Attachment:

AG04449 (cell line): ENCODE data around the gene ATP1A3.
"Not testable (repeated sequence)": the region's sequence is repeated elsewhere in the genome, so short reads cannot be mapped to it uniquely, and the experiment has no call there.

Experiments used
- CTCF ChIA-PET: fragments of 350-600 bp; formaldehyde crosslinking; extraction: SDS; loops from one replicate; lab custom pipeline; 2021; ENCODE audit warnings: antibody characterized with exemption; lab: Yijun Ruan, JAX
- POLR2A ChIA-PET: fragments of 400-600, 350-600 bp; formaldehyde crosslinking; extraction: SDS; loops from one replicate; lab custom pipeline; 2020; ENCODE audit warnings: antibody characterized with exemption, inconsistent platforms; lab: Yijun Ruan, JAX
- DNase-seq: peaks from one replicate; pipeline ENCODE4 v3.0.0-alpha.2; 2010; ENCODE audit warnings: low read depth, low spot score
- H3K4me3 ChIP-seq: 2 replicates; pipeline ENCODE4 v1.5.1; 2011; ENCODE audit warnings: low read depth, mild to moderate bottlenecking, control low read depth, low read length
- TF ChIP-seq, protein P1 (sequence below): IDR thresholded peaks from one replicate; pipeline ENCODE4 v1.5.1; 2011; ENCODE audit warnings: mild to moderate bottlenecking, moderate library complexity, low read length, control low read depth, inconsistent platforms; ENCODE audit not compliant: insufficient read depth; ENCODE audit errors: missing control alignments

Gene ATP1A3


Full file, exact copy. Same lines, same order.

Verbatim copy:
AG04449 (cell line): ENCODE data around the gene ATP1A3.
"Not testable (repeated sequence)": the region's sequence is repeated elsewhere in the genome, so short reads cannot be mapped to it uniquely, and the experiment has no call there.

Experiments used
- CTCF ChIA-PET: fragments of 350-600 bp; formaldehyde crosslinking; extraction: SDS; loops from one replicate; lab custom pipeline; 2021; ENCODE audit warnings: antibody characterized with exemption; lab: Yijun Ruan, JAX
- POLR2A ChIA-PET: fragments of 400-600, 350-600 bp; formaldehyde crosslinking; extraction: SDS; loops from one replicate; lab custom pipeline; 2020; ENCODE audit warnings: antibody characterized with exemption, inconsistent platforms; lab: Yijun Ruan, JAX
- DNase-seq: peaks from one replicate; pipeline ENCODE4 v3.0.0-alpha.2; 2010; ENCODE audit warnings: low read depth, low spot score
- H3K4me3 ChIP-seq: 2 replicates; pipeline ENCODE4 v1.5.1; 2011; ENCODE audit warnings: low read depth, mild to moderate bottlenecking, control low read depth, low read length
- TF ChIP-seq, protein P1 (sequence below): IDR thresholded peaks from one replicate; pipeline ENCODE4 v1.5.1; 2011; ENCODE audit warnings: mild to moderate bottlenecking, moderate library complexity, low read length, control low read depth, inconsistent platforms; ENCODE audit not compliant: insufficient read depth; ENCODE audit errors: missing control alignments

Gene ATP1A3